These preparations were important, for any detail omitted might occasion the loss of an expedition; they took four whole days. Each day at noon Hatteras took care to set the position of his ship; they had ceased to drift; he was obliged to be certain in order to get back. He next set about choosing the men he should take with him; some of them were not fit either to take or leave, but the captain decided to take none but sure companions, as the common safety depended upon the success of the excursion. Shandon was, therefore, excluded, which he did not seem to regret. James Wall was ill in bed. The state of the sick got no worse, however, and as the only thing to do for them was to rub them with lime-juice, and give them doses of it, the doctor was not obliged to stop, and he made one of the travellers. Johnson very much wished to accompany the captain in his perilous enterprise, but Hatteras took him aside, and said, in an affectionate tone:

“Johnson, I have confidence in you alone. You are the only officer in whose hands I can leave my ship. I must know that you are there to overlook Shandon and the others. They are kept prisoners here by the winter, but I believe them capable of anything. You will be furnished with my formal instructions, which, in case of need, will give you the command. You will take my place entirely. Our absence will last four or five weeks at the most. I shall not be anxious, knowing you are where I cannot be. You must have wood, Johnson, I know, but, as far as possible, spare my poor ship. Do you understand me, Johnson?”

“Yes, sir,” answered the old sailor, “I’ll stop if you wish.”

“Thank you,” said Hatteras, shaking his boatswain’s hand; “and if we don’t come back, wait for the next breaking-up time, and try to push forward towards the Pole. But if the others won’t go, don’t mind us, and take the Forward back to England.”

“Are those your last commands, captain?”

“Yes, my express commands,” answered Hatteras.

“Very well, sir, they shall be carried out,” said Johnson simply.

The doctor regretted his friend, but he thought Hatteras had acted wisely in leaving him. Their other two travelling companions were Bell the carpenter and Simpson. The former was in good health, brave and devoted, and was the right man to render service during the encampments on the snow; Simpson was not so sure, but he accepted a share in the expedition, and his hunting and fishing capabilities might be of the greatest use. The expedition consisted, therefore, of four men, Hatteras, Clawbonny, Bell, and Simpson, and seven dogs. The provisions had been calculated in consequence. During the first days of January the temperature kept at an average of 33° below zero. Hatteras was very anxious for the weather to change; he often consulted the barometer, but it is of little use in such high latitudes. A clear sky in these regions does not always bring cold, and the snow does not make the temperature rise; the barometer is uncertain; it goes down with the north and east winds; low, it brought fine weather; high, snow or rain. Its indications could not, therefore, be relied upon.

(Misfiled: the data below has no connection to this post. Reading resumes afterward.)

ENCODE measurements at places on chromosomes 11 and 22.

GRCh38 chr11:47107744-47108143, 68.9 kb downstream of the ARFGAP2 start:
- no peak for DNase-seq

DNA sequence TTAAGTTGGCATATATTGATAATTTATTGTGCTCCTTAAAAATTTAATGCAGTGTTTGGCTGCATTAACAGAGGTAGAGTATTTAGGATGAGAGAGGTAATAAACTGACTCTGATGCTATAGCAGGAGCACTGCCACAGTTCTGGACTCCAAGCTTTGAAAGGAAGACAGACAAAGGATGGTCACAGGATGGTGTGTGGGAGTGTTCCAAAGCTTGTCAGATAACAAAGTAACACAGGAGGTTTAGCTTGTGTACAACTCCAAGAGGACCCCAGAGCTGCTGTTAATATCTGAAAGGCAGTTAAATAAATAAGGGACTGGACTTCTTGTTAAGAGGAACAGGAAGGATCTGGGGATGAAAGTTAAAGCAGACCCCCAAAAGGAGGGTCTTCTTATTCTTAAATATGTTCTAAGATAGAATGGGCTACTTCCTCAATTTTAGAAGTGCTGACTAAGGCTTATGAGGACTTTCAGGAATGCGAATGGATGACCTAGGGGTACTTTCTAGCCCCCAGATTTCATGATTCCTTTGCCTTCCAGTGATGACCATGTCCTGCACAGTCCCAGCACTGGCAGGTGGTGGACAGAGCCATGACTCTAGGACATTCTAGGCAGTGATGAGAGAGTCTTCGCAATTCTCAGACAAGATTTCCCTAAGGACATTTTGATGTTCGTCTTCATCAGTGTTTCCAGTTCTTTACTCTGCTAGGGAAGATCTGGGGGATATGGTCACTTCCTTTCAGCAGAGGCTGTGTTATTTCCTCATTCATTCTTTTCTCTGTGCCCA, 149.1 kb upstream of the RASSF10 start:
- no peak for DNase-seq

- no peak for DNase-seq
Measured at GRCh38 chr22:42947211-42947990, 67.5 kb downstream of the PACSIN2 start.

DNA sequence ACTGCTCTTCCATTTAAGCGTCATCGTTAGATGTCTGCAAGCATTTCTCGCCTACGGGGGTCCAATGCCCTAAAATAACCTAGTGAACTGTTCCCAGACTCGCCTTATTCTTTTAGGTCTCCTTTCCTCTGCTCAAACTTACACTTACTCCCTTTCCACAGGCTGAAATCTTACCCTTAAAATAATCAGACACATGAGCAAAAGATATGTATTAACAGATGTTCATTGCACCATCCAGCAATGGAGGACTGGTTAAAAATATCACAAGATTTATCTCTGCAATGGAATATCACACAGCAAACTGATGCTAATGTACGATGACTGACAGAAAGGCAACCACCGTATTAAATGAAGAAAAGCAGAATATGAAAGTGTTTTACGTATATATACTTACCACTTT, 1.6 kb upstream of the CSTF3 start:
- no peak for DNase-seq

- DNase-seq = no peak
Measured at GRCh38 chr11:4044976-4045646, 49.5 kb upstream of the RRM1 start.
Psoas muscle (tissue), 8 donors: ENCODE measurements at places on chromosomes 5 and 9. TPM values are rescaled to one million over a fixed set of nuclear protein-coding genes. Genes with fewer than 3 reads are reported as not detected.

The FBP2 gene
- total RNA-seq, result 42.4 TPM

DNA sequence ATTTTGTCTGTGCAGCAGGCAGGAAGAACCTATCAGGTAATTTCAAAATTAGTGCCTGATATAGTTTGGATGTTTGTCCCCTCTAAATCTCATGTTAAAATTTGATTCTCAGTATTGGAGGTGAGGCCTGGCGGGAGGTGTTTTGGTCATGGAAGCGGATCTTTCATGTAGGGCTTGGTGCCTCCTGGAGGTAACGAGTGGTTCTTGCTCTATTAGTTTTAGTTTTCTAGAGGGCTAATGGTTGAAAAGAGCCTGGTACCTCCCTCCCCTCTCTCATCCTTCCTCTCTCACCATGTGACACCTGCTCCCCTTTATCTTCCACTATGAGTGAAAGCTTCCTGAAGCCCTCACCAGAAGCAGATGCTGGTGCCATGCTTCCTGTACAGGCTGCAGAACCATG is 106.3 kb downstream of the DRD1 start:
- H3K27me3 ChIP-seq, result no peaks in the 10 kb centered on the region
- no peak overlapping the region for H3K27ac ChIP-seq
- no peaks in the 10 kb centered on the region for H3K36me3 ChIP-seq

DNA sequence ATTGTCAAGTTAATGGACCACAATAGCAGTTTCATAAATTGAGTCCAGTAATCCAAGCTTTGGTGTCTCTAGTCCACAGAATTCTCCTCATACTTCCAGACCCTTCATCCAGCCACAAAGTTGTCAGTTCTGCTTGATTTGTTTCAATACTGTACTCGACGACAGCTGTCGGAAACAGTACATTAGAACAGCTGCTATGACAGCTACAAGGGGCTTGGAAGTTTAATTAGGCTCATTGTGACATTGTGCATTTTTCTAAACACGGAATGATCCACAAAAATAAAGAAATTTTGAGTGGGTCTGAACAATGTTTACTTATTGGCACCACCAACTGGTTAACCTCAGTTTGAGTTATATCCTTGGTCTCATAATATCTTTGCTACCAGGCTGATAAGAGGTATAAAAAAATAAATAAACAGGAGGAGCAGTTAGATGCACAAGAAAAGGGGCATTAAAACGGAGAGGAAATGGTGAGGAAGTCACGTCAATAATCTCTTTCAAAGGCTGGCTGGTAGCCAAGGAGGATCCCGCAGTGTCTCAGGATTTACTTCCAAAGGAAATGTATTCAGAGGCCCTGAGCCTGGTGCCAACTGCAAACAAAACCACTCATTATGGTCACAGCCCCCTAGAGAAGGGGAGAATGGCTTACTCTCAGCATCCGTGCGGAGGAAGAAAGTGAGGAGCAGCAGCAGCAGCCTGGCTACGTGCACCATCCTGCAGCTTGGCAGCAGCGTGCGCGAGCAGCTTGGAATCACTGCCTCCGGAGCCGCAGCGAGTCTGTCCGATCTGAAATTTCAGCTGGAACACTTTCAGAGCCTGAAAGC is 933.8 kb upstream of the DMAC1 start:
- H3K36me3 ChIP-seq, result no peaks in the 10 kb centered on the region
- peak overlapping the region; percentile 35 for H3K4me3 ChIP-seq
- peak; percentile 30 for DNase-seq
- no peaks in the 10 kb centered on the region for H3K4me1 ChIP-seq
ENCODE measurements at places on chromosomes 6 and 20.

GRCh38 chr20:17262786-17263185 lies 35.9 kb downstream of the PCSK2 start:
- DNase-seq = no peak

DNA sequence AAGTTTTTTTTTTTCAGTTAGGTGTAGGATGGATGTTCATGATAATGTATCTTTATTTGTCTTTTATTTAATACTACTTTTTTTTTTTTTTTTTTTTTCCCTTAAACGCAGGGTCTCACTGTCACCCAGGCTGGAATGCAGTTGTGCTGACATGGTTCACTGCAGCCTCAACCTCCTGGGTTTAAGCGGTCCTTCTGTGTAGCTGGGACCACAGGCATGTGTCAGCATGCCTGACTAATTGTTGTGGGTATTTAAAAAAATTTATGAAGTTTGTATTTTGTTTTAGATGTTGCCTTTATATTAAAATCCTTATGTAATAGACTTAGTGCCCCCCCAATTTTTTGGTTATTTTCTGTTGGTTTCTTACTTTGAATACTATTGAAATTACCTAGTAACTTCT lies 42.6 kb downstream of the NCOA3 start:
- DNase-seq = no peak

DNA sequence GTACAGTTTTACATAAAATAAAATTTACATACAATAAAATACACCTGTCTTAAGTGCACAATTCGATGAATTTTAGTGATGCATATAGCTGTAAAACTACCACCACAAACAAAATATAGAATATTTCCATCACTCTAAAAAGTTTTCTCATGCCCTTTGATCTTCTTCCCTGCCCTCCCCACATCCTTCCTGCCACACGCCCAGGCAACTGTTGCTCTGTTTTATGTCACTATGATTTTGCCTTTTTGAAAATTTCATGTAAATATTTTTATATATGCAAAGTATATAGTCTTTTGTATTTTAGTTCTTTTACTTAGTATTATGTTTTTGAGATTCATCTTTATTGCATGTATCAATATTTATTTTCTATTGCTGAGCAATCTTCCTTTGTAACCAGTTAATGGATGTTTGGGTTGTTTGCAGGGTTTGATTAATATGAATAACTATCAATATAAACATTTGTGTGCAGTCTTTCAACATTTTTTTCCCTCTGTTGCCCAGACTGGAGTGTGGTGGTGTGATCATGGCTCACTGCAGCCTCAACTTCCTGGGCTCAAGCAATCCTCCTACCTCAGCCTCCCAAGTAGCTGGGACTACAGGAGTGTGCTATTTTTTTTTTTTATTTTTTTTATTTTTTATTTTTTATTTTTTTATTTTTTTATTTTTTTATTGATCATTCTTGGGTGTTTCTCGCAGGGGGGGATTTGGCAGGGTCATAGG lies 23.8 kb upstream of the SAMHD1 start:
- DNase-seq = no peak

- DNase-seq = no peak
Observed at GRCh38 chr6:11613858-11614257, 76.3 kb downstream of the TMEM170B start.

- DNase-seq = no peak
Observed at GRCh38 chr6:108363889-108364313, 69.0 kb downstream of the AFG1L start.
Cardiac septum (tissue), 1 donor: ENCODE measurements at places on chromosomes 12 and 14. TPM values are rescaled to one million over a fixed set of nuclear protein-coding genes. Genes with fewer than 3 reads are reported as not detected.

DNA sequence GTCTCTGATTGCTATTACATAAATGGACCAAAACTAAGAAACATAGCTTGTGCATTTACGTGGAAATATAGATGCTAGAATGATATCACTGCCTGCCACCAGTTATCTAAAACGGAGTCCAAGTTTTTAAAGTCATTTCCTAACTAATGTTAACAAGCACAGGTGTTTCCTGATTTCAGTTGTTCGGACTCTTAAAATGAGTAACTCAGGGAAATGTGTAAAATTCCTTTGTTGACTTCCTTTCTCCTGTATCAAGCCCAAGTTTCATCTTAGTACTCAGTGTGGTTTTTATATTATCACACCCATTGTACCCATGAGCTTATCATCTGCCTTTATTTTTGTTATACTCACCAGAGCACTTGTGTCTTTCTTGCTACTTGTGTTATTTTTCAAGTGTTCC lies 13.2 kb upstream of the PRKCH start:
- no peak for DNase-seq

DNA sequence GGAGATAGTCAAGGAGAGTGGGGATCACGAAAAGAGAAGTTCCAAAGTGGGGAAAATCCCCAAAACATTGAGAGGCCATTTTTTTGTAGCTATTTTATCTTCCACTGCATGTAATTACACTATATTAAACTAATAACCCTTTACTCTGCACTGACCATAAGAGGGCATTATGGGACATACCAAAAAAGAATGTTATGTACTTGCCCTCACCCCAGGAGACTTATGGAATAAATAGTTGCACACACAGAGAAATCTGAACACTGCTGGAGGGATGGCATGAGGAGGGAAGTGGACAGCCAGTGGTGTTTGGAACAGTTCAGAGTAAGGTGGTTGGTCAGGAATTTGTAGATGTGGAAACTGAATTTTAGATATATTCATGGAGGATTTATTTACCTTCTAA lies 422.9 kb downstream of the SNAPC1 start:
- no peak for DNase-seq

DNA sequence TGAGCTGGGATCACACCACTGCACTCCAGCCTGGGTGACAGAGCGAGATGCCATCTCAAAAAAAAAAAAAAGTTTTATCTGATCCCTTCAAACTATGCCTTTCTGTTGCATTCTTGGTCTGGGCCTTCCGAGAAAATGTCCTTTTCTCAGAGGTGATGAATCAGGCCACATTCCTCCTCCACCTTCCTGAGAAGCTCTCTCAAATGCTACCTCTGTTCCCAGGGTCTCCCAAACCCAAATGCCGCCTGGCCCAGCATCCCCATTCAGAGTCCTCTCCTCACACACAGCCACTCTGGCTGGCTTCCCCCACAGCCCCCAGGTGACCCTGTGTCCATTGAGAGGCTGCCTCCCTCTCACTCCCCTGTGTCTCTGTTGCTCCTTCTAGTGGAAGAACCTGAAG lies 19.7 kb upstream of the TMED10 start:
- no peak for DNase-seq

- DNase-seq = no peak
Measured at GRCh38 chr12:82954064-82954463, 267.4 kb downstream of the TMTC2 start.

At last, on January 5th, the mercury rose to 18° below zero, and Hatteras resolved to start the next day; he could not bear to see his ship burnt piece by piece before his eyes; all the poop had gone into the stove. On the 6th, then, in the midst of whirlwinds of snow, the order for departure was given. The doctor gave his last orders about the sick; Bell and Simpson shook hands silently with their companions. Hatteras wished to say his good-byes aloud, but he saw himself surrounded by evil looks and thought he saw Shandon smile ironically. He was silent, and perhaps hesitated for an instant about leaving the Forward, but it was too late to turn back; the loaded sledge, with the dogs harnessed to it, awaited him on the ice-field. Bell started the first; the others followed.

Johnson accompanied the travellers for a quarter of a mile, then Hatteras begged him to return on board, and the old sailor went back after making a long farewell gesture. At that moment Hatteras turned a last look towards the brig, and saw the extremity of her masts disappear in the dark clouds of the sky.